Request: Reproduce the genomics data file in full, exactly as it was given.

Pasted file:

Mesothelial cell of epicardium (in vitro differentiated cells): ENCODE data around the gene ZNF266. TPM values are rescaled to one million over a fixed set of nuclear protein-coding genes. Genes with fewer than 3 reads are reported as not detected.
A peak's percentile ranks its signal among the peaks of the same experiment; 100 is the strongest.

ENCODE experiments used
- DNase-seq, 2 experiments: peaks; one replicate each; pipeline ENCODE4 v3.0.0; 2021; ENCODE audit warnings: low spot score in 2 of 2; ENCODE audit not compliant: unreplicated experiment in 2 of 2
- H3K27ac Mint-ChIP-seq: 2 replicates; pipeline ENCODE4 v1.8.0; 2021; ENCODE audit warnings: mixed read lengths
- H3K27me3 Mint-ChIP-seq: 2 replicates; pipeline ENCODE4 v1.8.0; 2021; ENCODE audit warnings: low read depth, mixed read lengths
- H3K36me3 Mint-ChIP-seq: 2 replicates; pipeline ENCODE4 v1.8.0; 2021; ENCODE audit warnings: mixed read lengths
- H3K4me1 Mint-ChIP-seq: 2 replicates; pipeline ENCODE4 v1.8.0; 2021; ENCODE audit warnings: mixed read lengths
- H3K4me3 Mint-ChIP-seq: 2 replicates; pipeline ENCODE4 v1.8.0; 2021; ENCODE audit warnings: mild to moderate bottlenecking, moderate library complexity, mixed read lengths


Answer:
Mesothelial cell of epicardium (in vitro differentiated cells): ENCODE data around the gene ZNF266. TPM values are rescaled to one million over a fixed set of nuclear protein-coding genes. Genes with fewer than 3 reads are reported as not detected.
A peak's percentile ranks its signal among the peaks of the same experiment; 100 is the strongest.

ENCODE experiments used
- DNase-seq, 2 experiments: peaks; one replicate each; pipeline ENCODE4 v3.0.0; 2021; ENCODE audit warnings: low spot score in 2 of 2; ENCODE audit not compliant: unreplicated experiment in 2 of 2
- H3K27ac Mint-ChIP-seq: 2 replicates; pipeline ENCODE4 v1.8.0; 2021; ENCODE audit warnings: mixed read lengths
- H3K27me3 Mint-ChIP-seq: 2 replicates; pipeline ENCODE4 v1.8.0; 2021; ENCODE audit warnings: low read depth, mixed read lengths
- H3K36me3 Mint-ChIP-seq: 2 replicates; pipeline ENCODE4 v1.8.0; 2021; ENCODE audit warnings: mixed read lengths
- H3K4me1 Mint-ChIP-seq: 2 replicates; pipeline ENCODE4 v1.8.0; 2021; ENCODE audit warnings: mixed read lengths
- H3K4me3 Mint-ChIP-seq: 2 replicates; pipeline ENCODE4 v1.8.0; 2021; ENCODE audit warnings: mild to moderate bottlenecking, moderate library complexity, mixed read lengths